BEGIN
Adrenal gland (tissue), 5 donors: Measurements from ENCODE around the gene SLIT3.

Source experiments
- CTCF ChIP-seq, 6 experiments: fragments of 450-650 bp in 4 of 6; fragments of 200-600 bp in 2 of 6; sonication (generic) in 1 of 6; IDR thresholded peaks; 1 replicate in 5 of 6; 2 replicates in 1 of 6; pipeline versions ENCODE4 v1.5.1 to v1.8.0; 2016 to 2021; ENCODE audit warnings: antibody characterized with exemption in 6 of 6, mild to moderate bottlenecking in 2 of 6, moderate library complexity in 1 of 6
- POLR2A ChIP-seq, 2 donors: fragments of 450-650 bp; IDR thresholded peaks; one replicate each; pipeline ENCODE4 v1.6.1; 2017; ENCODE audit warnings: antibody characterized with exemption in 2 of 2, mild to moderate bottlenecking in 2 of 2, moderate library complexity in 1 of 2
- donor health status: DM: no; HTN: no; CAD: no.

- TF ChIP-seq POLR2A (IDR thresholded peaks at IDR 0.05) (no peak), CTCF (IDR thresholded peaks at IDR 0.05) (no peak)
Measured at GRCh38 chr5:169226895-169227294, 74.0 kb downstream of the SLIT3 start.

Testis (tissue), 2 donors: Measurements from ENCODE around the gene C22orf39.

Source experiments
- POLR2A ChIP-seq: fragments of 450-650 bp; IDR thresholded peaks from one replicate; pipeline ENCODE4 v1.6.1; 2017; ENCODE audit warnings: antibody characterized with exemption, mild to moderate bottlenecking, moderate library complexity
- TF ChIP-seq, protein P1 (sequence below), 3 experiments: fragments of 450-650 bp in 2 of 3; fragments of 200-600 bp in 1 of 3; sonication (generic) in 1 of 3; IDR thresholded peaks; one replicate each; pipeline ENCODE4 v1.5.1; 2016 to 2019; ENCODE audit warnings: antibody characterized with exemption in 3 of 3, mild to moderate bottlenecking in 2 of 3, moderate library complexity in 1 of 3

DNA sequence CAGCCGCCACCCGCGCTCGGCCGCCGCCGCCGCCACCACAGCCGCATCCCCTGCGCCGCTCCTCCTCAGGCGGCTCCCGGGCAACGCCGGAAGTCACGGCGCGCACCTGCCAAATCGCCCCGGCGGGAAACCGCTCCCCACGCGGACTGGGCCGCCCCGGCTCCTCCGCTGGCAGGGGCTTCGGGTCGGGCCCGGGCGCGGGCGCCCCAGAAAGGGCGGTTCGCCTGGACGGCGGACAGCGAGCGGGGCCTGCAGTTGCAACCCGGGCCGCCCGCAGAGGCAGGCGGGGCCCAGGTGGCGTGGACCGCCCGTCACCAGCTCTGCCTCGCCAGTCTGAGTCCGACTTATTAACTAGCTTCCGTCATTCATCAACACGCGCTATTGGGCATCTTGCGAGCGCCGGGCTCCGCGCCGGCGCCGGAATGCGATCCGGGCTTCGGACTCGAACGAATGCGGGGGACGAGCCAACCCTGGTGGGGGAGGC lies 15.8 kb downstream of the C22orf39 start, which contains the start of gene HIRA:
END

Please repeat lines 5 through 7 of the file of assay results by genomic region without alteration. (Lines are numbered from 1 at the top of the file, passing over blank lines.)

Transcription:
- donor health status: DM: no; HTN: no; CAD: no.

- TF ChIP-seq POLR2A (IDR thresholded peaks at IDR 0.05) (no peak), CTCF (IDR thresholded peaks at IDR 0.05) (no peak)
Measured at GRCh38 chr5:169226895-169227294, 74.0 kb downstream of the SLIT3 start.